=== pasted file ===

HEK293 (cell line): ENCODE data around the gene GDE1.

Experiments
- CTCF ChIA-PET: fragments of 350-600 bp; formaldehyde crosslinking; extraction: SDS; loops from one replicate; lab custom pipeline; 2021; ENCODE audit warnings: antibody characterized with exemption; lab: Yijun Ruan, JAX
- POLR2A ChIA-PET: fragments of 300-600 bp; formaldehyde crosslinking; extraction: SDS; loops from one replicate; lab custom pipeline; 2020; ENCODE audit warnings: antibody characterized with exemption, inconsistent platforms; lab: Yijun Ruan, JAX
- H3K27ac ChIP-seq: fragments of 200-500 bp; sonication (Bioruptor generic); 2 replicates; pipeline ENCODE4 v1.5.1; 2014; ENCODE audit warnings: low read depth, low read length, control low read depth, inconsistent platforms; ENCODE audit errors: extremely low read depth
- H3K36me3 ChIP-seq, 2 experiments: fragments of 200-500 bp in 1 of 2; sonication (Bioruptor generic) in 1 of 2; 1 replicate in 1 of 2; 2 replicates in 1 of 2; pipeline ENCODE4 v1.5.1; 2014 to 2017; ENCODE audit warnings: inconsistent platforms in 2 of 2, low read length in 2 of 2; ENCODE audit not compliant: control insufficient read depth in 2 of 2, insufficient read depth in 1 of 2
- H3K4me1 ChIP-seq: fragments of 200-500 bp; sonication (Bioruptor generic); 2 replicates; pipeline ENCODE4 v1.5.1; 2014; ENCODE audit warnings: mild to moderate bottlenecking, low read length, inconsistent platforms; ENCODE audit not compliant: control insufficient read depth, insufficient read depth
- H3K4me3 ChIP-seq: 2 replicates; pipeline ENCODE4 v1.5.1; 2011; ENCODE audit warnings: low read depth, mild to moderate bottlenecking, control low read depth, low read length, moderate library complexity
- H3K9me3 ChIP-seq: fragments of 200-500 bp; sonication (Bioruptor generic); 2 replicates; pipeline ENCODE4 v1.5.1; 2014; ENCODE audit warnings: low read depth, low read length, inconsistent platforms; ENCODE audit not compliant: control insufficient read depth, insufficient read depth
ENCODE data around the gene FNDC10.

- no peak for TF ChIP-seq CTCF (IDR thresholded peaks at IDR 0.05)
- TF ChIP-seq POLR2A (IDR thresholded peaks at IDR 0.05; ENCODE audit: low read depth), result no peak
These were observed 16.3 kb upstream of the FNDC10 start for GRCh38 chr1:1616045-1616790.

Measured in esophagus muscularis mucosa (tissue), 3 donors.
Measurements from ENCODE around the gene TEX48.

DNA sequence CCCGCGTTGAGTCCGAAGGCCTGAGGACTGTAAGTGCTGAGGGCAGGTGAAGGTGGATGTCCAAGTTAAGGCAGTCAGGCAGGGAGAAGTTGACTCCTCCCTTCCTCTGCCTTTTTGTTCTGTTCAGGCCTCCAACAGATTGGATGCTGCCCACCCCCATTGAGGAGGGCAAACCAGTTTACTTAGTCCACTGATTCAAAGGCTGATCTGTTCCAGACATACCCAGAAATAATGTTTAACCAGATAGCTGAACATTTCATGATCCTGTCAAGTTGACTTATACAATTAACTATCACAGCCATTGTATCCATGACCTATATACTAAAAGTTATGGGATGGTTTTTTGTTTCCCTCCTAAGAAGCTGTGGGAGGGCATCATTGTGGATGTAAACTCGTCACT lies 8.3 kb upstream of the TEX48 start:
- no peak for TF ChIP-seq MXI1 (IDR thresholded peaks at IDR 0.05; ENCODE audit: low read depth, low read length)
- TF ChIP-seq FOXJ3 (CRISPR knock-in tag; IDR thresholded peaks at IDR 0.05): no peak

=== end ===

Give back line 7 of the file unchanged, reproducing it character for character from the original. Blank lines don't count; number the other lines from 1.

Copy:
- H3K4me1 ChIP-seq: fragments of 200-500 bp; sonication (Bioruptor generic); 2 replicates; pipeline ENCODE4 v1.5.1; 2014; ENCODE audit warnings: mild to moderate bottlenecking, low read length, inconsistent platforms; ENCODE audit not compliant: control insufficient read depth, insufficient read depth